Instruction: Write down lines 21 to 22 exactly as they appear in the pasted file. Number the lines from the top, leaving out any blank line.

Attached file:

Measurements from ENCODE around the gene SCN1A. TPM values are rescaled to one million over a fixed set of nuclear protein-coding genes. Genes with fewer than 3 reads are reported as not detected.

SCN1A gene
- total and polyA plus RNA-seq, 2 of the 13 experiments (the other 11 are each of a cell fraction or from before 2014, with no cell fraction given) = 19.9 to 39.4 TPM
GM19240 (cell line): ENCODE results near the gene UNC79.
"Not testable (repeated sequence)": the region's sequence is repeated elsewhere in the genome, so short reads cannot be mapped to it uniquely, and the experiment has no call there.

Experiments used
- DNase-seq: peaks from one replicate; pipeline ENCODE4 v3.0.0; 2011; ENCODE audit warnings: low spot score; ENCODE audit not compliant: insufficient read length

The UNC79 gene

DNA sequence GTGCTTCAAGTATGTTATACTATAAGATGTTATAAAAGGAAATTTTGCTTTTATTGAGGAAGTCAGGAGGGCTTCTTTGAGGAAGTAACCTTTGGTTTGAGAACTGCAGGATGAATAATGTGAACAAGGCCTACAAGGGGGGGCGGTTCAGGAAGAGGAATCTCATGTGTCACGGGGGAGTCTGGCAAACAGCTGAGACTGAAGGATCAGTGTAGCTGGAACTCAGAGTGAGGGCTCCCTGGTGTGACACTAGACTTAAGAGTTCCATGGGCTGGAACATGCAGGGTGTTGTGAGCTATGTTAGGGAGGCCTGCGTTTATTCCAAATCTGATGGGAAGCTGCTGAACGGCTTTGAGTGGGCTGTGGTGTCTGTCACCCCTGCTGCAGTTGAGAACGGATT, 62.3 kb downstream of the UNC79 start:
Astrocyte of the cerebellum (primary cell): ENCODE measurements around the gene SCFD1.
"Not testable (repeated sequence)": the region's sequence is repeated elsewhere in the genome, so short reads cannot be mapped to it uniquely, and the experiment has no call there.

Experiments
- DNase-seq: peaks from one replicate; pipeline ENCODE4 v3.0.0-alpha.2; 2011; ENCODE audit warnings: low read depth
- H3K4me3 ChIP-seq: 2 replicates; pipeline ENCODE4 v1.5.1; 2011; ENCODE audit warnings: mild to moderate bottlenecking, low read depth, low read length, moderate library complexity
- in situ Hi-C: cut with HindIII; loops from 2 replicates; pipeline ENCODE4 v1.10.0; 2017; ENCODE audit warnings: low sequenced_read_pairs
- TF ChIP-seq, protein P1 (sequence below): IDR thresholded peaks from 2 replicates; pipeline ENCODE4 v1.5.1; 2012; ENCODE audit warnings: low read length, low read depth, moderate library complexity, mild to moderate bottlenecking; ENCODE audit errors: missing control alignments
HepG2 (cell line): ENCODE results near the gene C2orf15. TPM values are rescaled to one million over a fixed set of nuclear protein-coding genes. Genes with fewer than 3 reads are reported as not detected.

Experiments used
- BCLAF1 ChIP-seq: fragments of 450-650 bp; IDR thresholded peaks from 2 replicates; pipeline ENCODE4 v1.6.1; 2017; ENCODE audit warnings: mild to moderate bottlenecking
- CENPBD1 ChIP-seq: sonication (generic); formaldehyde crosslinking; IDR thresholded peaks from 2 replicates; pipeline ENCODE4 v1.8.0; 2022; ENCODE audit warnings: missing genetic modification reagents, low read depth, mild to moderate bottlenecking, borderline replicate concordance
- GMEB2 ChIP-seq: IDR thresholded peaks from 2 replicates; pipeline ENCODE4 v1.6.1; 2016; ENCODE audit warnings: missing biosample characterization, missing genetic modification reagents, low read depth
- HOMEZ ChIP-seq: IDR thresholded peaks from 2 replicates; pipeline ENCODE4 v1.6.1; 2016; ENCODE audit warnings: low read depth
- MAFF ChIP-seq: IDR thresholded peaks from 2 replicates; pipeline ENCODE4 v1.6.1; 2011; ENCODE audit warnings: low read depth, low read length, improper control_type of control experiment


- GMEB2 ChIP-seq: IDR thresholded peaks from 2 replicates; pipeline ENCODE4 v1.6.1; 2016; ENCODE audit warnings: missing biosample characterization, missing genetic modification reagents, low read depth
- HOMEZ ChIP-seq: IDR thresholded peaks from 2 replicates; pipeline ENCODE4 v1.6.1; 2016; ENCODE audit warnings: low read depth